Hogwarts meets Miss Minchin’s Seminary For Young Ladies, topped with some definite Beauty and the Beast vibes: I have found the school of every novelist’s dream!
You know that scene in A Little Princess where the girls lazily read books in a lavishly decorated grand salon, while their headmistresses plays relaxing tunes on the harp? Looks pretty out of this world: a beautiful piece of set design, yet nothing to do with reality. Right? Wrong. At the Pensionnat de Demoiselles de Wavre-Notre-Dame, hidden in the Belgian countryside, it used to be an everyday occurrence. (Okay, maybe without the harp.)
The school, led by the order of Ursuline sisters, was marked as thé place to be for European elite in the late 1800s and the sisters did everything in their power to live up to its ultra chic, posh, surreal standards. Which means drop-dead gorgeous architecture, a remarkable mix of then-popular art forms ranging from art nouveau, art deco and empire to neoclassicism, and of course a powerful PR-campaign reaching far behind the convent walls, all the way up to the colonies and even the United Stated.
By the end of the 19th-century, Belgium established quite the reputation for good education. Top of the list was the aforementioned Pensionnat, a boarding school that was specifically designed to attract the rich and famous, a beautiful structure amidst a green property of 10 hectares (which would do good to the lungs of all those precious little girls). High-society girls flocked from all corners of the world: Hungary, Russia, Austria and even Africa, staying at the school for months, sometimes even years in a row. Now, imagine being 11 years old in 1900, sent off to school in some godforsaken country, not able to see your parents for at least half a year. When they do occasionally pop up, it’s a big, very big deal. The sisters knew that and accommodated visiting parents with all the grandeur they expected. Parent/daughter meetings didn’t take place in some austere parlor, but in the winter garden they had especially designed for such occasions. Back to that eleven-year-old: imagine her having high tea with papa et maman in an otherworldly beautiful greenhouse, surrounded by lush plants and marble statues to remind them of the female virtues she is being taught here… Picture perfect! Mysteriously enough, the architect of this Art Nouveau gem remains unknown to this date.
The sisters, keen on attracting the rich and famous, were masters in PR by the way. They knew which aesthetics would catch the attention and speckled it with hints of glamorous lifestyles even within (and on) the walls of a religious boarding school. I can only imagine what their Instagram account would have looked like nowadays… While the walls surrounding the winter garden showcase Belgium’s great cities for instance, a nearby dining room is gloriously decorated with “familiar holiday scenes” -as in: skiing scenes in Davos, Kloster and other upper-class favorites their pupils were supposedly spending their holidays. Likewise, the children’s refectory, still in use today, features all the fables of Jean de la Fontaine. Special points for the original furniture too: authentic marble tables, fixed in the floor, and the exact wooden chairs the girls sat on over a hundred years ago. It’s crazy to think this century-old furniture withstands the mark of time, but there you have it: the place also offers a great lesson in sustainability as everything was built not only to be functional ànd pretty, but also to last. Just consider the marble spanning the walls up until the height of a child -in order to protect them from children’s feet and nonchalantly thrown book cases: très très smart.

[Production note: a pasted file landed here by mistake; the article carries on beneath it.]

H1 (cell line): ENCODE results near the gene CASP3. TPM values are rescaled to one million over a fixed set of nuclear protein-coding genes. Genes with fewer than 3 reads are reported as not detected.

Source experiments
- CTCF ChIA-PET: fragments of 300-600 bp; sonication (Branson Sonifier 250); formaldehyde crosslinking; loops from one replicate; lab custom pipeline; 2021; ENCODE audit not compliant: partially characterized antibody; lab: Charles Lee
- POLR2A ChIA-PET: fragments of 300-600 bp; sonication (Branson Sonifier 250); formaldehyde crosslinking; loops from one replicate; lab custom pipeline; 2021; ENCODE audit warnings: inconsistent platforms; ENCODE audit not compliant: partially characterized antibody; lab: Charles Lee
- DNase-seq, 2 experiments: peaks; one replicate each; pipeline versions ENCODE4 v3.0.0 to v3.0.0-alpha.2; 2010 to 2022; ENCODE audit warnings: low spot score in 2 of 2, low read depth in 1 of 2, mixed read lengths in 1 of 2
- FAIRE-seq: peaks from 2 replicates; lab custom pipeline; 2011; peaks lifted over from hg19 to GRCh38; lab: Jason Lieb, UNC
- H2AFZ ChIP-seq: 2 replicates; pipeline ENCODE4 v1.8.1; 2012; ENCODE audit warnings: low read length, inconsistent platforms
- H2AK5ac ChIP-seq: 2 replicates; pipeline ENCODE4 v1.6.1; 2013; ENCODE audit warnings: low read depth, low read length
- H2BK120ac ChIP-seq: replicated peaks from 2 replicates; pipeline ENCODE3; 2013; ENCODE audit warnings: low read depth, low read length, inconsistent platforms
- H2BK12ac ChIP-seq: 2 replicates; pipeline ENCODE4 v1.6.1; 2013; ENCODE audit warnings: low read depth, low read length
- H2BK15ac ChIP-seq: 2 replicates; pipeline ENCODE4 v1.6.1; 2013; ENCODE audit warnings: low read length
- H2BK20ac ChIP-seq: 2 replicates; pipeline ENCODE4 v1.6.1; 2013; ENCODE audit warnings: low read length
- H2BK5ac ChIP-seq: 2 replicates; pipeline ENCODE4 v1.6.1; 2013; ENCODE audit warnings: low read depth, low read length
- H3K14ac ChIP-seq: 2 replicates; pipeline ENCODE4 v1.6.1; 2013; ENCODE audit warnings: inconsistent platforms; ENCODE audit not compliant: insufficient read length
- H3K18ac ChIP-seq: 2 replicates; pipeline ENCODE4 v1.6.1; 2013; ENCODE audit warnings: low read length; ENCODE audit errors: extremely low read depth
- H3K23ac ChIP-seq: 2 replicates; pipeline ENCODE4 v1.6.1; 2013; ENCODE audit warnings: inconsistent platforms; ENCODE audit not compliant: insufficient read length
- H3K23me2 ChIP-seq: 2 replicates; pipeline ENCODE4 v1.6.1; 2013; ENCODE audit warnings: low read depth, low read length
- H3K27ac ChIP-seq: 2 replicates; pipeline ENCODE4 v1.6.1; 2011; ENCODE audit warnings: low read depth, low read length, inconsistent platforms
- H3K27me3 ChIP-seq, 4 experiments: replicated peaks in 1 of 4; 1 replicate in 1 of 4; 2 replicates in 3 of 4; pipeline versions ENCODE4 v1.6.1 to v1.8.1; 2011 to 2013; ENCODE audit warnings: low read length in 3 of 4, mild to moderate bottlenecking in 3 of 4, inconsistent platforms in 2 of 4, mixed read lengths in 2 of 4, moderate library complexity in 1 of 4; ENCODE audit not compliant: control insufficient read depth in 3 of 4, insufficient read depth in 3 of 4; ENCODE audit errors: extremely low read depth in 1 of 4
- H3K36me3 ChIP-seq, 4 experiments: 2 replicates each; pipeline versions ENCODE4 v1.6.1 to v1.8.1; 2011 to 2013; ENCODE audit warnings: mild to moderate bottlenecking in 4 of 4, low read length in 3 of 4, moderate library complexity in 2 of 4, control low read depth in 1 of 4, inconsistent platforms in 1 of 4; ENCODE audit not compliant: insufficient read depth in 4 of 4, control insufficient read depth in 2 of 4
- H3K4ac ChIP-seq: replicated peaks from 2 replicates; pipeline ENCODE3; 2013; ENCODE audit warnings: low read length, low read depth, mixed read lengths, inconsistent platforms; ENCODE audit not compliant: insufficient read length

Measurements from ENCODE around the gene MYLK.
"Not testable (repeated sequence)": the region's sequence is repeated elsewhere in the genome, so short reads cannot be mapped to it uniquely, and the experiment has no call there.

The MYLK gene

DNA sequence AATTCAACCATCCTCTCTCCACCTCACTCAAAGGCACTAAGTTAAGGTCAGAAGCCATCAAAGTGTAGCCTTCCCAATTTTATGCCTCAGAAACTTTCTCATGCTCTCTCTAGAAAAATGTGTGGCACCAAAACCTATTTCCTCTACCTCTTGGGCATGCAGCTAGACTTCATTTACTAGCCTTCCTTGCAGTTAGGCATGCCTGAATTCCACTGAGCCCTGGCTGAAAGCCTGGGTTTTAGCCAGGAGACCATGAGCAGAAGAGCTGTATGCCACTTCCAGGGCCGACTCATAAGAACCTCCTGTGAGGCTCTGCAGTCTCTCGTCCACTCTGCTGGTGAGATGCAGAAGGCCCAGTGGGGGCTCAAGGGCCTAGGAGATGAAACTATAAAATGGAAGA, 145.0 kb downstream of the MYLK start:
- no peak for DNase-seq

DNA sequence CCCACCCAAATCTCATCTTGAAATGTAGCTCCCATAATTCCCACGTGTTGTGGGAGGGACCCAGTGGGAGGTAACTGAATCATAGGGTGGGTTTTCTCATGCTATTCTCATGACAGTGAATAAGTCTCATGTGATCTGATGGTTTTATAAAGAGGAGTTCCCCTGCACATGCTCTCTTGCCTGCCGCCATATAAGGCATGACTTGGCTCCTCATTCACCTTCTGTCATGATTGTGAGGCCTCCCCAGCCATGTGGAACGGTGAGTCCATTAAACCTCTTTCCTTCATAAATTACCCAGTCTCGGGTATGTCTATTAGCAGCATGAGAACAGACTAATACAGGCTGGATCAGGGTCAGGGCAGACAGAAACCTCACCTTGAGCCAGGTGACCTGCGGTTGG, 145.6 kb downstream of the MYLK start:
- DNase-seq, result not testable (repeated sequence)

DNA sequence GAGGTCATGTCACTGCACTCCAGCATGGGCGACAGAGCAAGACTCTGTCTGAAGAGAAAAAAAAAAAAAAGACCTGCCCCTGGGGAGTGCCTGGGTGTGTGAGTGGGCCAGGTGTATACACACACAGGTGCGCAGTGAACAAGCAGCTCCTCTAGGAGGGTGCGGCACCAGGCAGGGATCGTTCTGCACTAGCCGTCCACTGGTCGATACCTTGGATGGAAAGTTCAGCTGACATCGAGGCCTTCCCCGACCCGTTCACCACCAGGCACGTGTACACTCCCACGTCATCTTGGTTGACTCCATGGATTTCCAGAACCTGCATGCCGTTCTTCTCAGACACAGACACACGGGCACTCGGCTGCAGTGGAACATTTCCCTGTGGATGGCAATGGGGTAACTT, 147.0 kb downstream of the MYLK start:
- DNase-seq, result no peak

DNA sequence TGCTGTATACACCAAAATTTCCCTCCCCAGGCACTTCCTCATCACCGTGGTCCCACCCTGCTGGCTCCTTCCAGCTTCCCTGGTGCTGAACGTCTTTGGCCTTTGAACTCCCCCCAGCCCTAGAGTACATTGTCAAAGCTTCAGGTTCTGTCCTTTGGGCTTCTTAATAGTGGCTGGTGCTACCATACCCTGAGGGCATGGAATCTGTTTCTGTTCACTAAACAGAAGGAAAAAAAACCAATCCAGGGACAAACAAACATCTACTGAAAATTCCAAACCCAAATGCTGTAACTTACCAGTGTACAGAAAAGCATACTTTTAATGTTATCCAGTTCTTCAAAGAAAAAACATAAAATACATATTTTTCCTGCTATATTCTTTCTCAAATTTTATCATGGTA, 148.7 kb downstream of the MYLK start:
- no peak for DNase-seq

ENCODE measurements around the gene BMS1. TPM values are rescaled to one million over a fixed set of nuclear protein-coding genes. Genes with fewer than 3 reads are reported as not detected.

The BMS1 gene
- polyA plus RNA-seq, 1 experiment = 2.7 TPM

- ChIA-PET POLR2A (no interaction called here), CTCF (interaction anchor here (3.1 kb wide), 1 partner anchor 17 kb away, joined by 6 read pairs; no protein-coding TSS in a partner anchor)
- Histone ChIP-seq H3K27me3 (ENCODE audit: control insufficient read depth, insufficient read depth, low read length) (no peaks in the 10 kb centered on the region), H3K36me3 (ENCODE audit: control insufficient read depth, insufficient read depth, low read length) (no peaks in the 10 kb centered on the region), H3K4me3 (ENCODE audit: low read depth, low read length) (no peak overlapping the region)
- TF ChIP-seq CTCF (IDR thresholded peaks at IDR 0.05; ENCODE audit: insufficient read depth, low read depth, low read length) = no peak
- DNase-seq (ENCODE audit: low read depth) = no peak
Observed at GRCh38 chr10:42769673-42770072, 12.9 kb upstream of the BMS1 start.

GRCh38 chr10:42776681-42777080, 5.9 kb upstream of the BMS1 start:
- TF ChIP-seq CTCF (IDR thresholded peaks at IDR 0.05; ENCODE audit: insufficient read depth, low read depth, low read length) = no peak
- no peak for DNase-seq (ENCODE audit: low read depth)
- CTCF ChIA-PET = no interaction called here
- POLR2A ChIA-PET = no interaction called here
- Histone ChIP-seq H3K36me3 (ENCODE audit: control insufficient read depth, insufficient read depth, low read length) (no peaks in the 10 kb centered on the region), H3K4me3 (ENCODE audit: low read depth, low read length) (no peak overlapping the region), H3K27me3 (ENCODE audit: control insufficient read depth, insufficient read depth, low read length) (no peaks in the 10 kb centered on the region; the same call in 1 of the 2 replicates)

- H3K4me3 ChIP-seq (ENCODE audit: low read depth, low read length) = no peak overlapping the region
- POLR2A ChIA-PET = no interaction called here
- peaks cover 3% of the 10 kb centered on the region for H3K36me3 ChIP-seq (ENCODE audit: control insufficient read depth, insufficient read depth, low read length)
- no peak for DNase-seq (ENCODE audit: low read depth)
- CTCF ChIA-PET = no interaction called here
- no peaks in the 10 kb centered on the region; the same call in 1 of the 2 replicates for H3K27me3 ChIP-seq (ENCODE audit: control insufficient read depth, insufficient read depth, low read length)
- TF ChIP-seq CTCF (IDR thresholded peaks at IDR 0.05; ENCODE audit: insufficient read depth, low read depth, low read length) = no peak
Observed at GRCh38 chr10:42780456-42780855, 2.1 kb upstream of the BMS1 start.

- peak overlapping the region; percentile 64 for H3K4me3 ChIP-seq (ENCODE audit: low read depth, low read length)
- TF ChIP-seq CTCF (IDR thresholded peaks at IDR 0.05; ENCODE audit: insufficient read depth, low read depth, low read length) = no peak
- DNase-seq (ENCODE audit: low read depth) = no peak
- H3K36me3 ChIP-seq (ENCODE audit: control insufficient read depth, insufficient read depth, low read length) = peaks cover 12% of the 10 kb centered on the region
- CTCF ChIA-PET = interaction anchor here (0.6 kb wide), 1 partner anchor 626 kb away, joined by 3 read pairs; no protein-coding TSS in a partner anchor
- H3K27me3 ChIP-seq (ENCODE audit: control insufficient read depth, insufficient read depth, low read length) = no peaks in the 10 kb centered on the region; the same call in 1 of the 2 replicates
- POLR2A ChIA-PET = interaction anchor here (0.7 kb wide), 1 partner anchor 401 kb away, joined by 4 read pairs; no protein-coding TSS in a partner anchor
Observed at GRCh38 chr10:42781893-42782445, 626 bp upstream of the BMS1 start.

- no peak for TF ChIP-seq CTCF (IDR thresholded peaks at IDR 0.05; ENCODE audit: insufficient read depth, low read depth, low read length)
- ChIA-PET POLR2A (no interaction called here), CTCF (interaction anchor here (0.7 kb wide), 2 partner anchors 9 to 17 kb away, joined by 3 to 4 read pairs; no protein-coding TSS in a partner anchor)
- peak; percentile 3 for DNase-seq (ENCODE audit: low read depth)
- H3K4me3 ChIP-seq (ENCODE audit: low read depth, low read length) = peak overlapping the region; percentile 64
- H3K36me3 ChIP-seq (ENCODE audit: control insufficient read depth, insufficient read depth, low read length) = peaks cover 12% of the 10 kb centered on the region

What else? I’d like to mention the music room….: hidden behind a blank door that suggests nothing more than a cupboard, lies an impressive piano gallery of 33 neatly positioned pianos, each one named after another great composer -the classics, but also surprisingly bold and modern ones. No expenses were spared to teach all those little princesses how to musically entertain their future guests in their future grand homes of course. The gallery has been abandoned for years, but was recently restored and put back into action: nowadays, a green key on the door marks if the ancient piano has been tuned. I forgot to tell you this incidentally, but the school still operates today, hosting over a thousand pupils! I know, it is too crazy for words. Also crazy: the secret biology room that looks like Harry Potter’s astronomy tower, tucked away behind a chapel on the first floor. You’d expect another cupboard containing religious robes or the stock of candles, yet it features rows and rows of old bones, stuffed animals and other curiosities. If there is ever a place for rebel teenagers to secretly lit a forbidden cigarette, I’d say it’s definitely here: right between the stuffed crocodile and the enormous hippopotamus skull. Amen.
Need your own dose of Hogwarts? You can visit the historical parts of this peculiar school every Sunday on request and the guided tour is worth every penny. I was shown around by an adorable grandmother/granddaughter duo and the former had actually attended the school in her youth. While nowadays the more elaborate rooms such as the winter garden, cabinet of curiosities and piano gallery are off-limits to unaccompanied students, they used to be free to all and my guide even remembered attending ballet classes -taught by a nun- in there…! I’ll leave you to some daydreaming now, accompanied by an imaginary harp.